Nearly 12,000 Foreigners Are Pursuing Higher Education In Israel
By Abigail Klein Leichman (October 29, 2019)
The Council for Higher Education in Israel (CHE) has launched a Study in Israel initiative aiming to double the number of international students enrolled in Israeli colleges and universities.
Currently, 11,853 international students are studying in Israel.
“Approximately 6,000 are short-term students coming for a semester or summer courses,” says Marissa Gross Yarm, CHE’s Head of International Student Affairs. “We have around 5,000 studying for full degrees in Israel.”
Yarm’s statistics show nearly 2,000 bachelor’s degree students, more than 1,800 master’s degree students, nearly 1,300 postdocs and almost 800 PhD students from other countries are studying in Israel.
“The top sending countries are the U.S., Canada, Germany, France, China, India and South Korea,” says Yarm.
“The international postdoc students primarily are from Asia. We’re seeing more students from China and India now in short-term and full-degree programs as well,” she adds.
“Israel is now more attractive than ever for students in North America and beyond.”
The Study in Israel campaign initially is targeting students in North America, China and India.
While Israel has 62 institutions of higher education, most international students are enrolled in one of the eight public universities (Hebrew University, University of Haifa, Ben-Gurion University, Bar-Ilan University, Tel Aviv University, Technion-Israel Institute of Technology, Weizmann Institute of Science, Ariel University) or in the private Interdisciplinary Center (IDC) Herzliya and Jerusalem College of Technology.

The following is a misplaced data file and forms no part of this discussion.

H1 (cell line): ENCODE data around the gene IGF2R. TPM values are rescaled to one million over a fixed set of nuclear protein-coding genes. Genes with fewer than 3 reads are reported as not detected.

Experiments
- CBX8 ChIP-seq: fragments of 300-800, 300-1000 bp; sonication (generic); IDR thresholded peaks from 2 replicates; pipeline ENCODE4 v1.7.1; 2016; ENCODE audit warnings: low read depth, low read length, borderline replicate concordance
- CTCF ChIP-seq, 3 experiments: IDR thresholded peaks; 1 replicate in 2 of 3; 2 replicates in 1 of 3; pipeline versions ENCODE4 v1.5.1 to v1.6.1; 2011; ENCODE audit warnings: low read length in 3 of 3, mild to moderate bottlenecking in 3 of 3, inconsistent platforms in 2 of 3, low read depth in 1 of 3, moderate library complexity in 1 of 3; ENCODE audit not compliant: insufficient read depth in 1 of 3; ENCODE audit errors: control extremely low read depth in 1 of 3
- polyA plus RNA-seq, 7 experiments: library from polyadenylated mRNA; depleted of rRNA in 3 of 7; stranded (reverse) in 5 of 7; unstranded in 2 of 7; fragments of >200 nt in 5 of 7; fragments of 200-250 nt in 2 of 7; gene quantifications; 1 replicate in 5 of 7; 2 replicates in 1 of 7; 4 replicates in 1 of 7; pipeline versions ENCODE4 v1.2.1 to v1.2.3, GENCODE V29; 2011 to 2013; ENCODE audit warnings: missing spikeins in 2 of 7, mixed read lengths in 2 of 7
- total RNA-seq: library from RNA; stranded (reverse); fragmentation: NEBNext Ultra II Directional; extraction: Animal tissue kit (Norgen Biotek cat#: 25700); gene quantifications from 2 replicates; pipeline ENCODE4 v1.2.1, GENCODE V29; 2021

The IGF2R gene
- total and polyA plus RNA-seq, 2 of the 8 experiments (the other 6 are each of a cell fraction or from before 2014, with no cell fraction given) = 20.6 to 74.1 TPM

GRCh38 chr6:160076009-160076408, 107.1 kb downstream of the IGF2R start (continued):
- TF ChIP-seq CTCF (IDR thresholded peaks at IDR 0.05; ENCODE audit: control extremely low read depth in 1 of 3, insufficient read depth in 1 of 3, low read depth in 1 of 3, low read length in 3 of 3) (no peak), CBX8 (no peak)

“We also see many short-term students in Bezalel Academy of Art and Design and Shenkar College of Engineering and Design,” Yarm told ISRAEL21c.
In keeping with the Study in Israel goal, The CHE recently authorized 26 new international degree programs.
They include STEM, innovation and entrepreneurship, Jewish studies, Middle Eastern studies, agriculture, urban studies, environmental studies and design. These disciplines attract the most international students, says Yarm.
In addition, the CHE has earmarked funds to help the public universities bolster marketing and recruitment efforts, create new courses in English and develop international student services.
“Part of our program is encouraging Israelis to study in English alongside international students,” says Yarm.
“We have committed to making Israel a ‘brain gain’ country for excellent students and researchers from around the world — North and South America, Europe, and Asia,” said Prof. Yaffa Zilbershats, chair of the CHE’s Planning & Budgeting Committee.